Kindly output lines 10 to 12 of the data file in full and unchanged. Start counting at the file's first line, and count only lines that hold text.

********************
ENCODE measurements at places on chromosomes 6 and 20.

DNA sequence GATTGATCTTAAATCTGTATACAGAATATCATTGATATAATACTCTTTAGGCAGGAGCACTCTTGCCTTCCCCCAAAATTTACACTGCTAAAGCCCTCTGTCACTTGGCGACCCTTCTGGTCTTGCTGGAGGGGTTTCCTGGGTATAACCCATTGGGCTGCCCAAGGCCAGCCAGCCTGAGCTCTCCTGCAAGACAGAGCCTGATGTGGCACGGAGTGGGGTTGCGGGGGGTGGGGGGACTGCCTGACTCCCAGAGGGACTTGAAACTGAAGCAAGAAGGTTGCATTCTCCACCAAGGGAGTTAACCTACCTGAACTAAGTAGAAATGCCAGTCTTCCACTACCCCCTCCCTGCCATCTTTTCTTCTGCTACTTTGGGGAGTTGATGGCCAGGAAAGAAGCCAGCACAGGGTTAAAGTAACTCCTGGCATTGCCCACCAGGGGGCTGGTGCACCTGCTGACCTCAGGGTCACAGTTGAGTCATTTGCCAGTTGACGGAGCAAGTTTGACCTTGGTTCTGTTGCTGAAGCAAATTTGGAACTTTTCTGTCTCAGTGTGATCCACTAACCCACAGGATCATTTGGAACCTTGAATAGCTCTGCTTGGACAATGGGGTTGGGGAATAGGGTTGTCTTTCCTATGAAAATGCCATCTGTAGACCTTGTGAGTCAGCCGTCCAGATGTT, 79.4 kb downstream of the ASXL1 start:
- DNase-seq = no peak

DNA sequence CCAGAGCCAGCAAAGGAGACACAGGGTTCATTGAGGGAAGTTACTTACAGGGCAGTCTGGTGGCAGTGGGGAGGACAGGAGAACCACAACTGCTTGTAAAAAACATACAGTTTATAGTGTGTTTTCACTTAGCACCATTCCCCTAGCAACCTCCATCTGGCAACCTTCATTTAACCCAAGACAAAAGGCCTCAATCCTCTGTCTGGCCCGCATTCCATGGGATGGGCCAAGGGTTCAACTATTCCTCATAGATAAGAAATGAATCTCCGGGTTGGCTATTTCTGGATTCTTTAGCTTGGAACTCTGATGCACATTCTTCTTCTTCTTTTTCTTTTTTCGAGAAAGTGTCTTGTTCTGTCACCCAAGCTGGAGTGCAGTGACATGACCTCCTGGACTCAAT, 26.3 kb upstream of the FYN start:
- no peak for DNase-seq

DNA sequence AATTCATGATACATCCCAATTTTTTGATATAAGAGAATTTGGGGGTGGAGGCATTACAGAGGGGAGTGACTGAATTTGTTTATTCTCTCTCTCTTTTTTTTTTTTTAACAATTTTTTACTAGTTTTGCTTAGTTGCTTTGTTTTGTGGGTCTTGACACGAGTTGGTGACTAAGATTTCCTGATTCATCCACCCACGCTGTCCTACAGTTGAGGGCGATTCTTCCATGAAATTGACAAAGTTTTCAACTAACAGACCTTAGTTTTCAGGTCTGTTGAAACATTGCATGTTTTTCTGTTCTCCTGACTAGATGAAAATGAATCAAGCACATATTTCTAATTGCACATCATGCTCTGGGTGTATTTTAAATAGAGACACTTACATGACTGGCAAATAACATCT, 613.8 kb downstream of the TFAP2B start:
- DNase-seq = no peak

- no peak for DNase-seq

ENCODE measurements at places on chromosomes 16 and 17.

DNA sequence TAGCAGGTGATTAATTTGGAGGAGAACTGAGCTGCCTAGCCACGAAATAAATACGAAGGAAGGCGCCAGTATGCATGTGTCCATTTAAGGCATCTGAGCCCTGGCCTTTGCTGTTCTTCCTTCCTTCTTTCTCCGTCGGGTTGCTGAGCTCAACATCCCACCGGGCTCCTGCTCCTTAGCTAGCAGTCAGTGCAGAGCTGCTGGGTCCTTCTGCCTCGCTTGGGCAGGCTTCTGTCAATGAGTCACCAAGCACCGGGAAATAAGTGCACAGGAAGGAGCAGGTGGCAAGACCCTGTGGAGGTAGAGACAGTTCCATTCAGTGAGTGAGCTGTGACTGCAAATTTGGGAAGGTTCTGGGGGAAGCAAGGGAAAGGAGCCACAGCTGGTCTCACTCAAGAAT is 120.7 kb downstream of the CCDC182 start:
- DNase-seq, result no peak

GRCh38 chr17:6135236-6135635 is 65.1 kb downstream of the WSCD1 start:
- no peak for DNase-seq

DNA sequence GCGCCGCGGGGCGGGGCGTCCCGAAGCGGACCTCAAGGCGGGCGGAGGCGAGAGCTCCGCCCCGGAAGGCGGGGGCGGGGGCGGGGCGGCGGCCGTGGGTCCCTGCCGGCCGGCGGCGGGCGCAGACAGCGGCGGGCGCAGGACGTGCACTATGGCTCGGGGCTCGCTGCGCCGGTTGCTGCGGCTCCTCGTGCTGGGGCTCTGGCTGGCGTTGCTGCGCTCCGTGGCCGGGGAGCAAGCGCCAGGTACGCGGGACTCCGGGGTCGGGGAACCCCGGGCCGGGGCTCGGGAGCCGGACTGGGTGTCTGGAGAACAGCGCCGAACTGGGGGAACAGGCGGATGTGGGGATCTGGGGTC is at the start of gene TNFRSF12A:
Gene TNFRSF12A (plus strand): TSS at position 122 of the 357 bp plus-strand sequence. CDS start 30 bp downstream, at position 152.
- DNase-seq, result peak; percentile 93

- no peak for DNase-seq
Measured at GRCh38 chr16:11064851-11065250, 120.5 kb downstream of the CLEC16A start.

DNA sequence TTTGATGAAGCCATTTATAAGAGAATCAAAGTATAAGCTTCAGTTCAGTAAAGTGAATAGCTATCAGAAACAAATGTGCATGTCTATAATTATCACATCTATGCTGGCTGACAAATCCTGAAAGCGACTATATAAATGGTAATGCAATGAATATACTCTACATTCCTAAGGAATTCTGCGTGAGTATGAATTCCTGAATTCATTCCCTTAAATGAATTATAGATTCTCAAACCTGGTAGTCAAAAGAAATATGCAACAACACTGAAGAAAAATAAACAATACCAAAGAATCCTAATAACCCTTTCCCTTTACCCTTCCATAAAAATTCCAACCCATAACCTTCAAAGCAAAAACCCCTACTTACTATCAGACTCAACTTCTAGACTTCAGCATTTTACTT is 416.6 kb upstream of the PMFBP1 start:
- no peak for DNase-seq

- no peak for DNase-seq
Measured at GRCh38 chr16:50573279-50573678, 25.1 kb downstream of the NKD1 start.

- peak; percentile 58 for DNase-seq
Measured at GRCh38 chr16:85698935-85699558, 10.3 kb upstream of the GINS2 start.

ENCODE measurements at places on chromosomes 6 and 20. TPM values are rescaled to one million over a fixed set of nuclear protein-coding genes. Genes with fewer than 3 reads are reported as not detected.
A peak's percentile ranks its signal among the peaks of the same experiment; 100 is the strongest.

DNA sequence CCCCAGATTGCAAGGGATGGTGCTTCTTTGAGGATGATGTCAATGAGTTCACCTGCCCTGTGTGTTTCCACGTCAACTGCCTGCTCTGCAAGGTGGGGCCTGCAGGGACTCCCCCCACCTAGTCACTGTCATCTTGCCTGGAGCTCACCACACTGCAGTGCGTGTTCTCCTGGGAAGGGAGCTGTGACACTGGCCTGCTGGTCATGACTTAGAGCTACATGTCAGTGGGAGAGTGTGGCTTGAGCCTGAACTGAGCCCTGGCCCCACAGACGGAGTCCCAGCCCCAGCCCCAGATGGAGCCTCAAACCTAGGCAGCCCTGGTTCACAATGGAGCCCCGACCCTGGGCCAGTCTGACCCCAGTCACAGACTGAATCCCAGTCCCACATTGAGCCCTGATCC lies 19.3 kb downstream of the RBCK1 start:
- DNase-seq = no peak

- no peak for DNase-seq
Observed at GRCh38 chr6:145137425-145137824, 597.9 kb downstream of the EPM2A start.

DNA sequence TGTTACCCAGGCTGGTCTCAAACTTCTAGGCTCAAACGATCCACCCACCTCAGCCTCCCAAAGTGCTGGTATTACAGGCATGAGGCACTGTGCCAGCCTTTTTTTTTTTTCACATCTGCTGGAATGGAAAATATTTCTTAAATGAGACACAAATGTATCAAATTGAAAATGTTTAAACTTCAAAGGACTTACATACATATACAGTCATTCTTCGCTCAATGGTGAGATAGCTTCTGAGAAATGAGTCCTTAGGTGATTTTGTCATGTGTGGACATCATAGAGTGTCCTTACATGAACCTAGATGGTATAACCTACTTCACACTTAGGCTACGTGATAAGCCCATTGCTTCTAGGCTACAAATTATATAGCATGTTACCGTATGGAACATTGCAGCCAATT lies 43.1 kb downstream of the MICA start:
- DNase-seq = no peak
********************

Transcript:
DNA sequence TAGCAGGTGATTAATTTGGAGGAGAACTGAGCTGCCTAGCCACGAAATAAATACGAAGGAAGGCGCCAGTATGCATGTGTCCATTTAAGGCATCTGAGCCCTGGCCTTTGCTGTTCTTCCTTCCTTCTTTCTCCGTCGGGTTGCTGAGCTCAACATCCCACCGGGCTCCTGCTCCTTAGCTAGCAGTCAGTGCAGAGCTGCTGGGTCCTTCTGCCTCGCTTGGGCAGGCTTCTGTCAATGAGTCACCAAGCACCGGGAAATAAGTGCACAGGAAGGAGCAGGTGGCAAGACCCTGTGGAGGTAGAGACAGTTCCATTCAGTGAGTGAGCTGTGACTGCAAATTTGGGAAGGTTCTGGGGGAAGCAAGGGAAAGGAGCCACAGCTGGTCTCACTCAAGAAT is 120.7 kb downstream of the CCDC182 start:
- DNase-seq, result no peak

GRCh38 chr17:6135236-6135635 is 65.1 kb downstream of the WSCD1 start: